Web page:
A comprehensive 16 loci-based DNA fingerprinting dataset of a broad tumor cell line panel for cancer research

A Somaschini, E Scacheri, A Nuzzo, N Amboldi, D Ballinari, G Ukmar, A Isacchi, R Bosotti


Motivations. Tumor cell lines are widely used as in vitro models and as screening tools in cancer research. A significant portion of cell lines have been reported to be misidentified, potentially generating misleading data interpretation. Correct assessment of cell line genetic identity is therefore critical to cancer biology studies as well as to drug discovery. Several methods may be applied to authenticate cell lines, but DNA fingerprinting based on the detection of Short Tandem Repeats (STR) has emerged as the standard approach. STR profiles for several commercial cell lines can be retrieved from sparse literature reports or from vendor databases, however these are mainly based on the analysis of 8 loci, except for the NCI60 panel, on which 16 loci were profiled. Inconsistencies can be found in allele designation among the different authors, mainly when more than two alleles per locus are present, as is frequently found in tumor cell lines. A resource to facilitate literature interrogation is represented by the Cell Line Integrated Molecular Authentication database (CLIMA), but to date there are no reported comprehensive databases containing 16 loci profile sets generated in parallel. Here we disclose the in-house generation of a homogeneous 16 loci dataset, reporting the STR profiles for a panel of about 300 tumor cell lines, representative of diverse solid and circulating tumor types. Our intent was to facilitate the management of the internal cell bank, by assessing the identity and stability over time of the tumor cell lines used for research, with the highest accuracy in discrimination and with an optimized score for profile similarity checking. The STR database can be linked to Nerviano Medical Sciences (NMS) internal database, which contains information on cell line origin, morphology, growth conditions, as well as known somatic mutations (from the Wellcome Trust Sanger Institute Cosmic database), thus making it a comprehensive integrated platform for cell line utilization in drug discovery. Our plan is to make the STR database available to the scientific community.

Methods. DNA fingerprinting is based on the simultaneous amplification of highly polymorphic STR sites, which are short DNA sequences with a varying number of repeats in each cell line. Genetic abnormalities in tumor cell lines can result in more than two alleles at each locus, which complicates the analysis. Most STR profiles reported so far are based on the analysis of a limited number of STR loci, usually 8. The probability for two individuals to share the same STR profile is estimated to range from ~10-8 for 8 loci to ~10-17 for 16 loci. A 16 loci profile can be beneficial in cancer research, due to the intrinsic genetic instability of tumor cells that may result in allele acquisition or loss. In the current study we performed a 16-loci STR fingerprinting analysis on a panel of about 300 commercially available cancer cell lines. DNA was prepared directly from frozen cells, using NucleoSpin Tissue (Macherey-Nagel), and then analysed using AmpFlSTR Identifiler Plus PCR Amplification kit (Applied Biosystems), that amplifies simultaneously 15 tetranucleotide repeat loci and the amelogenin gender marker. For a more accurate comparison of STR profiles in different cell lines, we have introduced a modification to the standard calculation of similarity scores to account for partial allele identity at each locus, allowing a more precise definition of the level of similarity, which is particularly relevant when multiple alleles are present. This is obtained by applying the following formula that calculates the number of identical alleles at each locus, divided by the total number of alleles: given a cell line A and a cell line B, the score is defined as the identified sum of similarities at each i-th locus s(i) normalized by the number of not empty loci, where s(i) = 2 x [alleles(A) = alleles(B)] / [#alleles(A) + #alleles(B)]. Based on a preliminary sensitivity analysis, the similarity score threshold to classify two cell lines as identical was set at 80%.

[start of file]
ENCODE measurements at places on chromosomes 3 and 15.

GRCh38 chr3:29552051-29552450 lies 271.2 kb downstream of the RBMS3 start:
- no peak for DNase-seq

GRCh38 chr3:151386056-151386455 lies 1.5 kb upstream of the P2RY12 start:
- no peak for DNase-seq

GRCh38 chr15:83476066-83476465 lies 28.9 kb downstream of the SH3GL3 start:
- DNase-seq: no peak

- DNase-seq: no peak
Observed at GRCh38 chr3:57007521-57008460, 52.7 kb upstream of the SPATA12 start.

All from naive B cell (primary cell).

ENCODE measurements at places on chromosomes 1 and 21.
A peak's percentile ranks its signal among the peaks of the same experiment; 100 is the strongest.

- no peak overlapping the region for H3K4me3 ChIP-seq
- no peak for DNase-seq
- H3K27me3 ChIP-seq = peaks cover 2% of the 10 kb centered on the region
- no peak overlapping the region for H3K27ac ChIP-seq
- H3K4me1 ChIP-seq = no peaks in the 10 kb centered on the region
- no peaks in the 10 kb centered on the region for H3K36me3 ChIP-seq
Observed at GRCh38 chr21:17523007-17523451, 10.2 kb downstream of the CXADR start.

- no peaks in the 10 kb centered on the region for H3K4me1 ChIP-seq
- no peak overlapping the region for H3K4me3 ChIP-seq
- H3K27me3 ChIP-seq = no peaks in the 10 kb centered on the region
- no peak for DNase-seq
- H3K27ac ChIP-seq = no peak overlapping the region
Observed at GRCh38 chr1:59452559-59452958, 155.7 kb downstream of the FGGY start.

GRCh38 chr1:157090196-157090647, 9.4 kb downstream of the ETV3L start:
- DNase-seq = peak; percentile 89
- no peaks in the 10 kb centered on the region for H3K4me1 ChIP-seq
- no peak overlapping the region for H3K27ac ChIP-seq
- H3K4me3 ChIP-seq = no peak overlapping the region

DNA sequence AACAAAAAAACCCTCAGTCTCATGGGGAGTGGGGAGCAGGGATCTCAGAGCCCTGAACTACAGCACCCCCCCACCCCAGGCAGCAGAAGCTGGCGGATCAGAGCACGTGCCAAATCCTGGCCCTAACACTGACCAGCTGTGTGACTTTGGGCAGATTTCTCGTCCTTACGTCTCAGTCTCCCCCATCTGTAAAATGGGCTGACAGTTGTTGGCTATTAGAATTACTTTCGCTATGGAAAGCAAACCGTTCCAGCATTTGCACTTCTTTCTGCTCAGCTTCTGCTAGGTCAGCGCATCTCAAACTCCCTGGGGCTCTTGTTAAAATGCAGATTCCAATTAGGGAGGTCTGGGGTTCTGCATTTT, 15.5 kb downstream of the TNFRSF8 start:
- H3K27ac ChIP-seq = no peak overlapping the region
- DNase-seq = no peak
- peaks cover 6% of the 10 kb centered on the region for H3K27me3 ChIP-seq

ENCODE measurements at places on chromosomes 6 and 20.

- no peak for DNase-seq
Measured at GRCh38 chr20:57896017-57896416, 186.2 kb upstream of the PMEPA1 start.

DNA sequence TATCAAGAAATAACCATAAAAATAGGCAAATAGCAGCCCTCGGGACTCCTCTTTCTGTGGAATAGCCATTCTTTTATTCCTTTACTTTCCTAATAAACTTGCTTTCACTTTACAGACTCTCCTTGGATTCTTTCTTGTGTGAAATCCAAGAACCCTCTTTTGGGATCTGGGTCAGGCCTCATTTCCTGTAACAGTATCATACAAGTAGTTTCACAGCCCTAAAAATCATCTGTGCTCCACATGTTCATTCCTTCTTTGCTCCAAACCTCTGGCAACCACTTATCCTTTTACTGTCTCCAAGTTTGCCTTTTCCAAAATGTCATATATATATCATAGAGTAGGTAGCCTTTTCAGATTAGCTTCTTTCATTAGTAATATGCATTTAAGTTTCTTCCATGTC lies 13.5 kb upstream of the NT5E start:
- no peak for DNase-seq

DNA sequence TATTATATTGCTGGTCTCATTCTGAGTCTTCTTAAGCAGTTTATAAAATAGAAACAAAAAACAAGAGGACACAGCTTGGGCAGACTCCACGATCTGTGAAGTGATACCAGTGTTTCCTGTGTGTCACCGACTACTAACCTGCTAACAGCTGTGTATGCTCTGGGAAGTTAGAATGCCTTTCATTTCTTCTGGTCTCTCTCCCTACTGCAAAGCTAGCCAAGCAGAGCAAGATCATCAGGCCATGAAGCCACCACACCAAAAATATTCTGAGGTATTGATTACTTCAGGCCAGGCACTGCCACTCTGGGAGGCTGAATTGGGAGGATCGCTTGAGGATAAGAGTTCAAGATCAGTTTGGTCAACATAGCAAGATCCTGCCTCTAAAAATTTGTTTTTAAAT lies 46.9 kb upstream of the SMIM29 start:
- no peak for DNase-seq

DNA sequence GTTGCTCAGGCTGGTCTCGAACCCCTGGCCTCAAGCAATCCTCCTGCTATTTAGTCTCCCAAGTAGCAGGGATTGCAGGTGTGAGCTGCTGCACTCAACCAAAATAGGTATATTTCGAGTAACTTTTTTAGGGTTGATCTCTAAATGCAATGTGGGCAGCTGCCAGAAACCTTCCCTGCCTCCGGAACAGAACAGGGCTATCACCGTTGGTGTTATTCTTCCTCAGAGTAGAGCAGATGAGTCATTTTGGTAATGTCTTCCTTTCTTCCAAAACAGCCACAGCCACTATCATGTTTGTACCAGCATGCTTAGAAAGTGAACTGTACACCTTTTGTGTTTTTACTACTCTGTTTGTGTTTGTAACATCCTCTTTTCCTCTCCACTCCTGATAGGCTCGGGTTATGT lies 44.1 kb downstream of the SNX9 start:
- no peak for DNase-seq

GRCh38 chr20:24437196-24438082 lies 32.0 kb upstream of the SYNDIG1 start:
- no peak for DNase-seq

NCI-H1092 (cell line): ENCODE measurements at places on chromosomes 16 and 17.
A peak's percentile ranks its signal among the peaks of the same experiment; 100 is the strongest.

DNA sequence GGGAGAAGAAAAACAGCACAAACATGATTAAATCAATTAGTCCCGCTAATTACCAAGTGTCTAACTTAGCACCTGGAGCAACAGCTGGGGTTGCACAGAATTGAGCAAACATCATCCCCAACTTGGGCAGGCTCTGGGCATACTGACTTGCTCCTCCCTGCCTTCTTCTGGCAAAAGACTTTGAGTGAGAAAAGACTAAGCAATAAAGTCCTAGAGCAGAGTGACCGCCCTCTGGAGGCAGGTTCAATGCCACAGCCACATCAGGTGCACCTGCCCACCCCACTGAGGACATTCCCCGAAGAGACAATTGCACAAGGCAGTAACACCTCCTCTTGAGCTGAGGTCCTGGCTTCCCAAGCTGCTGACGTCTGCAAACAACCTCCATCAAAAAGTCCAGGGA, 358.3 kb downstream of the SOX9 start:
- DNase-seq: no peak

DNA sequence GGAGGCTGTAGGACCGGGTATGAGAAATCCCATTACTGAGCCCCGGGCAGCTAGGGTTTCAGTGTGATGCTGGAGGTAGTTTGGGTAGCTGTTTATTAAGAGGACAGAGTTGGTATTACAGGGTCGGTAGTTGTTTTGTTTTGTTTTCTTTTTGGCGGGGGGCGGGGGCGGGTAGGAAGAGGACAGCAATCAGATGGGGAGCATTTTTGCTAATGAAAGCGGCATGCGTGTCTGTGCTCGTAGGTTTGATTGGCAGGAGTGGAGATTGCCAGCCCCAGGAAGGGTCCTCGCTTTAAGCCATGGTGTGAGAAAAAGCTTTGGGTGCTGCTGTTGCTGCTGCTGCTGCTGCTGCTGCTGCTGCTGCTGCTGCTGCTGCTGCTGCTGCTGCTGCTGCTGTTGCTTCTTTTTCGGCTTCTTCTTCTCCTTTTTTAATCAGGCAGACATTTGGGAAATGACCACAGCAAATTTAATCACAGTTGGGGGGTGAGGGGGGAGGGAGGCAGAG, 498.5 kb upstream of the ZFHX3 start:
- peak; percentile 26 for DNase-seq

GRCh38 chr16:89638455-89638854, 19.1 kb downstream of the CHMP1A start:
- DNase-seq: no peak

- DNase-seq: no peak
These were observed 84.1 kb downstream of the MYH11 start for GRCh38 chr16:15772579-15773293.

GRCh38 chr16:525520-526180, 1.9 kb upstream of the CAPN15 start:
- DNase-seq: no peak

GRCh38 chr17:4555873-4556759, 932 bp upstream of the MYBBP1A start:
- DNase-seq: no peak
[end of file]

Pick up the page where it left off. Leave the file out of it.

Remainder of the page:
Results. A DNA fingerprinting analysis based on 16 loci was performed on a panel of about 300 widely used tumor cell lines, purchased at NMS over several years from diverse providers. Using an established cut off of 80%, we found that all cell lines were correctly classified, suggesting that the cell line panel is genetically stable over time. As expected, an overall pairwise analysis of all the different cell line profiles revealed a generally low similarity degree (less than 50%), with no evidence for any similarity bias due to tumor type. The main outcome of this study is the availability of a large 16 loci STR dataset of tumor cell lines, which was integrated as a fundamental part of the NMS Cell Bank database. The STR dataset can be easily interrogated and distributed for use as a reliable reference for cancer research.

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DOI: https://doi.org/10.14806/ej.18.A.419


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